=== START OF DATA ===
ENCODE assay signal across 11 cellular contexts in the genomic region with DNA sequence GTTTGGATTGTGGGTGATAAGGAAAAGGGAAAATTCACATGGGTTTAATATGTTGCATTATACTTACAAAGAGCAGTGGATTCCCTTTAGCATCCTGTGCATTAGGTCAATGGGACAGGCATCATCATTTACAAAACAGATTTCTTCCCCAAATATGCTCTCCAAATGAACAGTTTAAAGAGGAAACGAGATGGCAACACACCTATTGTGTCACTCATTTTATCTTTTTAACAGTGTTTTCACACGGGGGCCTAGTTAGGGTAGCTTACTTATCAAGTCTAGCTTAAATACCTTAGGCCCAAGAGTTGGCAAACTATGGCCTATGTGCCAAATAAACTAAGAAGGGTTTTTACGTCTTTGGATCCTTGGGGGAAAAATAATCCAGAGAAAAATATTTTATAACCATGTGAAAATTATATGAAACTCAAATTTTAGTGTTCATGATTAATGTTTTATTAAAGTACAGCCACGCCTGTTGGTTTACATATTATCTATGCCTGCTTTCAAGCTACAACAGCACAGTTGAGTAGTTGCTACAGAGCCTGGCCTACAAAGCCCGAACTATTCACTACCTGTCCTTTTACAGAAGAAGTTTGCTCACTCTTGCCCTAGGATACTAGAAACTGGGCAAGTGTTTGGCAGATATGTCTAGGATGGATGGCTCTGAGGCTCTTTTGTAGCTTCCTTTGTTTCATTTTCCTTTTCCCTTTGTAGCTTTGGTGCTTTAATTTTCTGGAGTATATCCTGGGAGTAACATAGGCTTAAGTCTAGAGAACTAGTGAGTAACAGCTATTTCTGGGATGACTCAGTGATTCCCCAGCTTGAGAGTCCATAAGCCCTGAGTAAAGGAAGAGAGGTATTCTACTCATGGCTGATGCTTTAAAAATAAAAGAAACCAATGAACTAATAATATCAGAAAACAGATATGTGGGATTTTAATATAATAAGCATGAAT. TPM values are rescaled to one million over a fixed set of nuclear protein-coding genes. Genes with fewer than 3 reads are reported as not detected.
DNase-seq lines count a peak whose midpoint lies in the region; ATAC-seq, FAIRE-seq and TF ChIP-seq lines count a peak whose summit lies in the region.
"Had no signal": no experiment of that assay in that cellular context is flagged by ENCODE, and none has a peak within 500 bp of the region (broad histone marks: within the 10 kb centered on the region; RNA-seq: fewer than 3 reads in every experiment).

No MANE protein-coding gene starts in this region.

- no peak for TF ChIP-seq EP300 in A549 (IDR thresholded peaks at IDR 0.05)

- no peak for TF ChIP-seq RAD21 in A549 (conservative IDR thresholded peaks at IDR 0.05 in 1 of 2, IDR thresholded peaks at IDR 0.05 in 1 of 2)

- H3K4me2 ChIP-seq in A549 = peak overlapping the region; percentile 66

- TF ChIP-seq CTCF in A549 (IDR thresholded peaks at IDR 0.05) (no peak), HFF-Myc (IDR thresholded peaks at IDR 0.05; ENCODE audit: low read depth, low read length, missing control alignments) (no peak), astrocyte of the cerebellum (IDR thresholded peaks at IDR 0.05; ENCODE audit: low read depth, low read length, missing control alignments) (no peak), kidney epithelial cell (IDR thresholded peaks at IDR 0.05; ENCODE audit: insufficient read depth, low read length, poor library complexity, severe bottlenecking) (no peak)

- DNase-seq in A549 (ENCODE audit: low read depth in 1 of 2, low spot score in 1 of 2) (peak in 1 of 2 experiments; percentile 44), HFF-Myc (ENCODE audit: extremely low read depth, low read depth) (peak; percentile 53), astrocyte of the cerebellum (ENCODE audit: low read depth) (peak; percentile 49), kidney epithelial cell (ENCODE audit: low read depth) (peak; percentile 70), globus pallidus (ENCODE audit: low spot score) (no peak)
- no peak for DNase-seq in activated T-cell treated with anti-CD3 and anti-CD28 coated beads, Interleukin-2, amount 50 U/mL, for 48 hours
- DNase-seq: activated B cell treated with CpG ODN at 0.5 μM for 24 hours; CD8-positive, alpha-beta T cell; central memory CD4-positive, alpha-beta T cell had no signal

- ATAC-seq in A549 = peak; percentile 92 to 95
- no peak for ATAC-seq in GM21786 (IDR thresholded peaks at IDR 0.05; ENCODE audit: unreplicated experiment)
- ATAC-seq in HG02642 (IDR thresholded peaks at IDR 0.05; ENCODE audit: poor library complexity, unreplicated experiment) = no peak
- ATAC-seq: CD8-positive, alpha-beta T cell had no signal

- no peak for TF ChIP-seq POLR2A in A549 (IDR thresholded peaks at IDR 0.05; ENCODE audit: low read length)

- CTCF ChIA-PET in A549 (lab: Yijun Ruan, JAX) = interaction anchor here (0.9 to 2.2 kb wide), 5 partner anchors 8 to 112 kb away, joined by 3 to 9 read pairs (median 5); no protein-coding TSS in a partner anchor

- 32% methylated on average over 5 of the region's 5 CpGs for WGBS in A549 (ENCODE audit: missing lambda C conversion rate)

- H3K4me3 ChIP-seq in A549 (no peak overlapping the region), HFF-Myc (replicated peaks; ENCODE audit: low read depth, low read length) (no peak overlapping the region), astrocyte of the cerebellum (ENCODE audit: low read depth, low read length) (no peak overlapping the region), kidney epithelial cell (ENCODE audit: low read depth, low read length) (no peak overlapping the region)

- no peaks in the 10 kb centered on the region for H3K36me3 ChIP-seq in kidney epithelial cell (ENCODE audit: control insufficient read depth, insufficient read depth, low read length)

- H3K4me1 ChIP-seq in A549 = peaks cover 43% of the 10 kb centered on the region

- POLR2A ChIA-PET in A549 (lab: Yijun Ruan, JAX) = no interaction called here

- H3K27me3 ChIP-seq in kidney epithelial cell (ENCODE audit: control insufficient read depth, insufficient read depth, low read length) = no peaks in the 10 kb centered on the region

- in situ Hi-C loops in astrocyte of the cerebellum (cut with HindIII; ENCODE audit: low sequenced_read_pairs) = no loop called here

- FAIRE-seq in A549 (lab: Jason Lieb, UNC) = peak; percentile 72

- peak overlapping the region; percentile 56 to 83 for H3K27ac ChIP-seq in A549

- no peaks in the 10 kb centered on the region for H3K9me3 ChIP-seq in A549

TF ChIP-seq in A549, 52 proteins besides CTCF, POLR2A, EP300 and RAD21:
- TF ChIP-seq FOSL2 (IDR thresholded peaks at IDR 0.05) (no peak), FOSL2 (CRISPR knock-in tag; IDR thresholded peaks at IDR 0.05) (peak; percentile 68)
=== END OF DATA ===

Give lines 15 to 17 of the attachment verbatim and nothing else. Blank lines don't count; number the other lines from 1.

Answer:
- ATAC-seq: CD8-positive, alpha-beta T cell had no signal

- no peak for TF ChIP-seq POLR2A in A549 (IDR thresholded peaks at IDR 0.05; ENCODE audit: low read length)

- CTCF ChIA-PET in A549 (lab: Yijun Ruan, JAX) = interaction anchor here (0.9 to 2.2 kb wide), 5 partner anchors 8 to 112 kb away, joined by 3 to 9 read pairs (median 5); no protein-coding TSS in a partner anchor